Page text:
By Andrea Shalal-Esa
WASHINGTON, Jan 29 (Reuters) - The U.S. Defense Department and General Services Administration on Wednesday mapped out six broad reforms to improve the cybersecurity of more than $500 billion in goods and services acquired by the U.S. federal government each year.
The guidelines come as the Pentagon's chief weapons tester warned that military missions remained at "moderate to high risk" since local network operators were not always able to defend networks against determined cyberattacks.
A report released by the tester on Wednesday said scans of the networks used by weapons still showed missing software "patches" and vulnerabilities that allowed teams of government "hackers" to penetrate and exploit networks.
In their guidelines, the Pentagon and GSA underscored the importance of beefing up cybersecurity and cited escalating cyber threats from U.S. adversaries, hackers and criminals, as well as unintentional vulnerabilities and counterfeit parts.
"The federal government and its contractors, subcontractors, and suppliers at all tiers of the supply chain are under constant attack, targeted by increasingly sophisticated and well-funded adversaries to steal, compromise, alter or destroy sensitive information," the report said.
In some cases, it said, foreign governments were targeting businesses "deep in the supply chain to gain a foothold and then 'swim upstream' to gain access to sensitive information and intellectual property."
To improve security across the board, the report recommended that government only place orders with companies that meet baseline cybersecurity requirements and said those requirements should be spelled out in the acquisition process.
It also called for increased training; development of common definitions in federal acquisition rules; and a government-wide strategy for dealing with cyber risks.
To guard against counterfeit parts, the government should only buy from original equipment manufacturers, their authorized resellers or other trusted sources, the report said.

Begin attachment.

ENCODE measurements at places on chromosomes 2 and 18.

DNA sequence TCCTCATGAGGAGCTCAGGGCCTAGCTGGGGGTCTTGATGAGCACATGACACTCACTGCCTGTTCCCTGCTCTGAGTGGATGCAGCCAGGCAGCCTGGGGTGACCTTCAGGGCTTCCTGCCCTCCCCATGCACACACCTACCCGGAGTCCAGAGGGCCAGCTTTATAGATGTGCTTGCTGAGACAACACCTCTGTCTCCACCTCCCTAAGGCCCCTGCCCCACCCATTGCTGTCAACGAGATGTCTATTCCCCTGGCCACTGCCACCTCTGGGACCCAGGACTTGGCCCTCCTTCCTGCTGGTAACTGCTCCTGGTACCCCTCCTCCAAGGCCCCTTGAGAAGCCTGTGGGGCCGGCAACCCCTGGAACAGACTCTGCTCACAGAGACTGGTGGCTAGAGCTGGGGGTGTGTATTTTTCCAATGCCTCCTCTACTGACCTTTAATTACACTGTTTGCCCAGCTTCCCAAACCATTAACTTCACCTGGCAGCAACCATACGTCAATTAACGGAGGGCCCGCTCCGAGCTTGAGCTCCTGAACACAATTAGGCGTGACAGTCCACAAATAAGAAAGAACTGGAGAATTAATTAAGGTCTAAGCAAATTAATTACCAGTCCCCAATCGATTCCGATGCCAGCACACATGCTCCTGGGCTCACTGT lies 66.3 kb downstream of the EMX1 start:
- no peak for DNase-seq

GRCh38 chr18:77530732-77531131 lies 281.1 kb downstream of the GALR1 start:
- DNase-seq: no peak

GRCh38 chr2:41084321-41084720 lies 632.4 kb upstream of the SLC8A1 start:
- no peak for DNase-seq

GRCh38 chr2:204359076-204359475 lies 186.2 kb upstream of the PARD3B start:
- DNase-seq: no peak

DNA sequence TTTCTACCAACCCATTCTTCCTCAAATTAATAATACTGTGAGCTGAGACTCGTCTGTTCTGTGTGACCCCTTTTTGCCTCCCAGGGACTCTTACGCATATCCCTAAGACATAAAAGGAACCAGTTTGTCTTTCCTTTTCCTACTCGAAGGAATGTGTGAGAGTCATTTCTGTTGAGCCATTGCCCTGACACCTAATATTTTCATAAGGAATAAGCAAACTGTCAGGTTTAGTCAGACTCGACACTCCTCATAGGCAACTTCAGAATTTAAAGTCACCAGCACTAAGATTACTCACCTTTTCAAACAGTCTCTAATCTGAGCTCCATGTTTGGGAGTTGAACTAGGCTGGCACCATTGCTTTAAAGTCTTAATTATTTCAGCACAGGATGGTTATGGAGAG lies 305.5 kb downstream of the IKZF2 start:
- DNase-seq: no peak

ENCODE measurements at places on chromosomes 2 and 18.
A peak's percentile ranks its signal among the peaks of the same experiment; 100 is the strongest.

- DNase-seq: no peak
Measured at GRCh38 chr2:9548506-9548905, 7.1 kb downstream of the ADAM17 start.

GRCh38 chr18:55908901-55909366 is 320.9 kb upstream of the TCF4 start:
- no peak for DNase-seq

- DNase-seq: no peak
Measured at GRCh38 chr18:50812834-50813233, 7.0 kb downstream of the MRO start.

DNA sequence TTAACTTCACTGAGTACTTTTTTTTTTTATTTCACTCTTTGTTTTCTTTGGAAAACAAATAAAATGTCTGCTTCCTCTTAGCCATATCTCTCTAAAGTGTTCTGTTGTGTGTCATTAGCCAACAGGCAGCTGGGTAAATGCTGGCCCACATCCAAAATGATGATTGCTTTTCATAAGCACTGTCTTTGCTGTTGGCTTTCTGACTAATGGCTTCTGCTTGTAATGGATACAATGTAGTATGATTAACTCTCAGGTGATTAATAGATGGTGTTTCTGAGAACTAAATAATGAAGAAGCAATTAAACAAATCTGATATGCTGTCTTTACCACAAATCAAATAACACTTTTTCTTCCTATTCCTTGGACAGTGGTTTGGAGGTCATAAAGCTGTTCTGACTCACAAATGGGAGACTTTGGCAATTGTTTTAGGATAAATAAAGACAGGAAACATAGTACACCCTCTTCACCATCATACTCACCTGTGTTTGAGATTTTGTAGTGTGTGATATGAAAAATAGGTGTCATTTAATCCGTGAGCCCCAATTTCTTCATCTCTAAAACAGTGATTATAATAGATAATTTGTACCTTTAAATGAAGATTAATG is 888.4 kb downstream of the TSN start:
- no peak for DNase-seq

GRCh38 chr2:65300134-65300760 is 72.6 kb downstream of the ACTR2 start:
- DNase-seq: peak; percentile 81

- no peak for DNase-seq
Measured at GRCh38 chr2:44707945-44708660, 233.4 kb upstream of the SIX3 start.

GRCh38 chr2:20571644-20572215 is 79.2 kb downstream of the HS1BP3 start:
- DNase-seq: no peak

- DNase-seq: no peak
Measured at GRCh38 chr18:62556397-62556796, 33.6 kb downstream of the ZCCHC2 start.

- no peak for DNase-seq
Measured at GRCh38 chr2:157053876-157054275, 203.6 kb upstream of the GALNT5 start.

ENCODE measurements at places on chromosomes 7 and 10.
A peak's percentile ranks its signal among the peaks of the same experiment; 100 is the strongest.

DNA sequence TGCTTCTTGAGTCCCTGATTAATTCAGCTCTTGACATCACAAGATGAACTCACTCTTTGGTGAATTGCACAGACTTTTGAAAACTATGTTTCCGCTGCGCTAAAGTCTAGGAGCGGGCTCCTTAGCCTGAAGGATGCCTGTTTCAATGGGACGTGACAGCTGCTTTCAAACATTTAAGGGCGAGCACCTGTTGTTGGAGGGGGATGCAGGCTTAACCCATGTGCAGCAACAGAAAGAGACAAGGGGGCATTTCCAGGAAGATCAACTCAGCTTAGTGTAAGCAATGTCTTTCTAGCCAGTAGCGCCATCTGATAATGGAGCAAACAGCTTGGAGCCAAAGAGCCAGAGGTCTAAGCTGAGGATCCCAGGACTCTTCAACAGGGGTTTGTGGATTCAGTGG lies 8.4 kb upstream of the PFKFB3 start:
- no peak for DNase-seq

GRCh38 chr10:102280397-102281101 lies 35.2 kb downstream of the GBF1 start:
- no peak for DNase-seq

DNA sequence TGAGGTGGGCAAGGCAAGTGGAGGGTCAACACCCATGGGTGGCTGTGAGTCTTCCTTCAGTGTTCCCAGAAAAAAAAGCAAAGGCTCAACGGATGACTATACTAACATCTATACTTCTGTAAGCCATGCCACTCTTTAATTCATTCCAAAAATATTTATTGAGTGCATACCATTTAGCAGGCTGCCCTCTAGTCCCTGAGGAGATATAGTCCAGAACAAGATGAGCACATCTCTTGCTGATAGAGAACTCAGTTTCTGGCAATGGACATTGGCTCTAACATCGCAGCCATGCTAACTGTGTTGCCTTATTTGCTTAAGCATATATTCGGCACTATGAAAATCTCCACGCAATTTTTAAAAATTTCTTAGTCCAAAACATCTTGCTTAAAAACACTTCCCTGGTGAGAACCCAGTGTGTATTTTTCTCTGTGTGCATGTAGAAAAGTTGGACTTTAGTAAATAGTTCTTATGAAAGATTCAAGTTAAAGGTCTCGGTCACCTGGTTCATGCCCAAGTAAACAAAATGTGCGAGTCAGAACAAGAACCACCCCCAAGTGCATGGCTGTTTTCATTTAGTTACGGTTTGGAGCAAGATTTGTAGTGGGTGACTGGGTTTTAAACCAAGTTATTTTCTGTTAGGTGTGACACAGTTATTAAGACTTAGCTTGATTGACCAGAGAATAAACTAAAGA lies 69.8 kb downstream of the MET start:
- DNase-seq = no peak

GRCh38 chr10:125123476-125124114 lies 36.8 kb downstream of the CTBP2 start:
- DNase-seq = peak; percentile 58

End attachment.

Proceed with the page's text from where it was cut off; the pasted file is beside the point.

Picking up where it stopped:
Finally, it called for security standards to be baked into acquisition planning from the start and said key decision makers should be held accountable for managing cyber risks.
"The ultimate goal of the recommendations is to strengthen the federal government's cybersecurity by improving management of the people, processes, and technology affected by the federal acquisition system," said GSA Administrator Dan Tangherlini in a statement.
The report coincided with release of the 2014 report by the Pentagon's chief weapons tester, Michael Gilmore, who has long been critical of cybersecurity on major weapons systems.
Gilmore said overall compliance with computer network standards was improving, but 2013 testing showed that local network defenders were unable to protect against cyber attacks. The majority of cybersecurity problems that showed up in operational testing could have been resolved in early phases of development and testing, he wrote.
"Overall compliance with network standards continues to improve in almost every key area reflecting the continuing efforts across the (Department of Defense) to implement cybersecurity policies and procedures," the report said.
But even discovery of one password could lead to rapid exploitation of a weapon systems' networks, he said.
Key infrastructure components, including web servers and printers, remained focus areas for surveillance and possible exploitation by adversaries, it noted.
"Many of these fundamental problems go undiscovered until operational testing is conducted late in the acquisition cycle, or discovered during normal fielded operations," it said.
Gilmore said his office was working with the office of the Pentagon's chief weapons buyer to increase the scope and rigor of integrated testing to catch bugs sooner.
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